Source: New Zealand Ministry of Foreign Affairs and Trade – Safe Travel
- Reviewed: 27 September 2021, 11:55 NZDT
- Still current at: 27 September 2021
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We currently advise that all New Zealanders do not travel overseas at this time due to the outbreak of COVID-19, associated health risks and widespread travel restrictions.
The global situation remains complex and rapidly changing. International travel can be complicated with fewer international flights available and disruptions to transit routes and hubs. Any destination could experience a sudden increase in cases of COVID-19 and a heightened risk to travellers of contracting the virus. Strict health measures and movement restrictions could be imposed suddenly. Should you decide to travel despite our advice, be prepared to remain overseas longer than you intended. You should also be aware that your travel insurance may not cover travel disruption or medical expenses.
Managed Isolation and Quarantine in New Zealand
All travellers to New Zealand must undertake 14 days of government-provided managed isolation and quarantine (MIQ). Detailed information about MIQ requirements in New Zealand can be found at www.miq.govt.nz.
Pre-departure testing requirements for travellers to New Zealand
All travellers to New Zealand (excluding those from Antarctica, Australia and most Pacific Islands) must show evidence of a negative COVID-19 test result before departure. Detailed information about pre-departure testing requirements can be found on the Unite Against Covid-19 website here.
We recognise that some New Zealanders do continue to live and travel overseas. We continue to provide destination-specific advice about other safety and security risks below.
Terrorist attacks are possible in Ghana. New Zealanders in Ghana are advised to pay close attention to personal security at all times. Keep informed of potential risks to safety by monitoring the media and other local information sources about possible security threats. We recommend following any instructions issued by the local authorities and exercising vigilance.
Violent crime, including armed robbery and kidnapping for ransom, may occur in Ghana. Crime is more prevalent at night, particularly in urban areas. No resistance should be given if you are the victim of a robbery or kidnapping, as this could lead to an escalation in violence. Exercise caution when using taxis, Ubers or public transport, particularly at night. Only use registered taxis.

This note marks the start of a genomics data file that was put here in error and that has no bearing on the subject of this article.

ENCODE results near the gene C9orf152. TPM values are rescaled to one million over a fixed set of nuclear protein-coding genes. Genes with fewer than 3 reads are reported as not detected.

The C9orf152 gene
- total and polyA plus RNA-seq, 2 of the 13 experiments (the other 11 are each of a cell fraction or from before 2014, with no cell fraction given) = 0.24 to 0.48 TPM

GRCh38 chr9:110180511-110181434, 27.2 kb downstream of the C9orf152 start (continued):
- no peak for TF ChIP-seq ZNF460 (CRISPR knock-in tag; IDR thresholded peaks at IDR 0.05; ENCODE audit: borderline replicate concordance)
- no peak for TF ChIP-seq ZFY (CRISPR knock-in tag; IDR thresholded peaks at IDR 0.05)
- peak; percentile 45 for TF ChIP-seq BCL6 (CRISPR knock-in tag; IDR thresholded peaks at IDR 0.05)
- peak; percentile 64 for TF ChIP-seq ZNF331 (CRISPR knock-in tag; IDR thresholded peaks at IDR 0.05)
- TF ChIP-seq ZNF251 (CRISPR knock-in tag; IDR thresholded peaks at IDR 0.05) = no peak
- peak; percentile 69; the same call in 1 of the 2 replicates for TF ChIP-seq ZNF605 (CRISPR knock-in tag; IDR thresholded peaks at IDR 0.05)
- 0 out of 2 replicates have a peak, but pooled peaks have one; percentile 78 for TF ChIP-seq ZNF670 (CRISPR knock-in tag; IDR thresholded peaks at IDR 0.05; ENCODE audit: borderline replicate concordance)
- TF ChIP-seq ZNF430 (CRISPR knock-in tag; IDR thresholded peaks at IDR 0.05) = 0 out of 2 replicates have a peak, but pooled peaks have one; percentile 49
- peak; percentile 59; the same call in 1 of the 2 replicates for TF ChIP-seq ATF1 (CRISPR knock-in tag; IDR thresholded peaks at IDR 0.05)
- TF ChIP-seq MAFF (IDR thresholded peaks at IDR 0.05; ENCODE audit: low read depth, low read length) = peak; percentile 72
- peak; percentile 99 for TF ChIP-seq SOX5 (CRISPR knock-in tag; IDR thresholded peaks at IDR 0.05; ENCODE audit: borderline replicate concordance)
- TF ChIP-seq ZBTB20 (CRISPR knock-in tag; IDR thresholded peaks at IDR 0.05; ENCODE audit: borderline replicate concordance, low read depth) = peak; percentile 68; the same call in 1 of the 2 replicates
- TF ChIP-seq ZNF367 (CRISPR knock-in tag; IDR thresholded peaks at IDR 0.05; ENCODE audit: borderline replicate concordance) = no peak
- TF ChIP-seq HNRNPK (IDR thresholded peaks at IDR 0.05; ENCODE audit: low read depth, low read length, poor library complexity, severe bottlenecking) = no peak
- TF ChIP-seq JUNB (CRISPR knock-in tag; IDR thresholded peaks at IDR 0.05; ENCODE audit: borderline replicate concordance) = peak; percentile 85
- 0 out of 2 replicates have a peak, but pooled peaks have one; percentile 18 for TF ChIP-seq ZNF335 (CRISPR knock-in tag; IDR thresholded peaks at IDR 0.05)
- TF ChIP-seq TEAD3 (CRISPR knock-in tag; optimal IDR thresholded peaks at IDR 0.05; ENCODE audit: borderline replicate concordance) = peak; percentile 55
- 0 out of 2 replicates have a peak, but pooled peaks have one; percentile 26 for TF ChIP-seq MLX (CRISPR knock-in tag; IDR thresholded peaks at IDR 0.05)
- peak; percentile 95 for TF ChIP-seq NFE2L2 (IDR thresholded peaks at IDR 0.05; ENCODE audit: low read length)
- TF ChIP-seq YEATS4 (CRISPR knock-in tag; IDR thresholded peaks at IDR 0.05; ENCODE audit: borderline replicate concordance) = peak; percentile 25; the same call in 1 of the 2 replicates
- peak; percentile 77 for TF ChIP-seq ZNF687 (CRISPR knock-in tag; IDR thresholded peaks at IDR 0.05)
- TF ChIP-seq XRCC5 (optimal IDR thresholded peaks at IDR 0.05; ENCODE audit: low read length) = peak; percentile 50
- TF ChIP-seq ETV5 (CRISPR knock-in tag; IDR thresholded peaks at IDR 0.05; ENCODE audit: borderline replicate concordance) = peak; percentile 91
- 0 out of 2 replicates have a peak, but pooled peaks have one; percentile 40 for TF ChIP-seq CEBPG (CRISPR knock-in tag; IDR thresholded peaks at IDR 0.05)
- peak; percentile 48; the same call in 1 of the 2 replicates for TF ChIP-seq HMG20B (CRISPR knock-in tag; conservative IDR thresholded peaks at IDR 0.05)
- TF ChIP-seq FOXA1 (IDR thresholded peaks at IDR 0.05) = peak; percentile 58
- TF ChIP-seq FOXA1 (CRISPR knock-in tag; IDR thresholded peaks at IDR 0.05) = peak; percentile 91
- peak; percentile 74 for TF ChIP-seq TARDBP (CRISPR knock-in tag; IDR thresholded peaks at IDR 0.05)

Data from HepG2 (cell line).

Petty crime such as bag snatching, passport theft and pickpocketing occurs in Ghana and is common in larger cities, on public transport and in tourist areas, including at the Kotoka International Airport in Accra. Thieves may pose as airport officials, or elsewhere pose as police officers and demand money. We advise New Zealanders to be alert to their surroundings at all times and take steps to safeguard and secure their personal belongings.
Commercial and internet fraud is a common problem in many African countries. New Zealanders in Niger should be wary of any offers that seem too good to be true, as they may be a scam. For further information see our advice on Internet Fraud and International Scams.
New Zealanders should also be wary of ATM and credit card fraud, and only use ATMs in well-lit public areas or inside a bank or business.
Inter-ethnic and other conflicts can break out with little warning, particularly in Bawku (Upper East region), Brong Ahafo, Tamale Municipality, Yendi district, Bimbilla and Cheriponi (Northern region). Local authorities may impose curfews during times of unrest.
New Zealanders in Ghana are advised to avoid all demonstrations, protests and large public gatherings as even those intended as peaceful have the potential to turn violent with little warning. Pay close attention to personal security and monitor the media for information about possible safety or security risks.
Penalties for possession, use or trafficking of illegal drugs are severe and can include lengthy imprisonment or fines.
Photography of government offices, airports, military establishments or officials, official residences or demonstrations is prohibited, and could result in detention. If in doubt, don’t take a picture.
New Zealanders are advised to respect religious, social and cultural traditions in Ghana to avoid offending local sensitivities. Modesty and discretion should be exercised in both dress and behaviour.
New Zealanders travelling or resident in Ghana should have a comprehensive travel insurance policy in place that includes provision for medical evacuation by air.
New Zealanders in Ghana are encouraged to register their details with the Ministry of Foreign Affairs and Trade.
The New Zealand Embassy Addis Ababa, Ethiopia is accredited to Ghana
Street Address Bole Sub City, Woreda 09, House No 111, Behind Atlas Hotel/close to Shala Park, (Namibia Street), Addis Ababa, Ethiopia Postal Address New Zealand Embassy, Ministry of Foreign Affairs and Trade, Private Bag 18-901 Wellington Mail Centre 5045, Wellington Telephone +251-11-515-1269 Fax +251-11-552-6115 Email firstname.lastname@example.org Web Site https://www.mfat.govt.nz/ethiopia Hours Monday – Friday, 9am-12pm & 1pm-4pm Note In an emergency or if you require urgent assistance, please call the Embassy on +251 11 515 1269. Outside of business hours you will be redirected to an after-hours duty service.
New Zealand Embassy New Zealand Honorary Consulate, Accra, Ghana
Postal Address PO BOX CT 5902, Cantonments, Accra, Ghana Telephone +233 020 082 2815 Email email@example.com
See our regional advice for Africa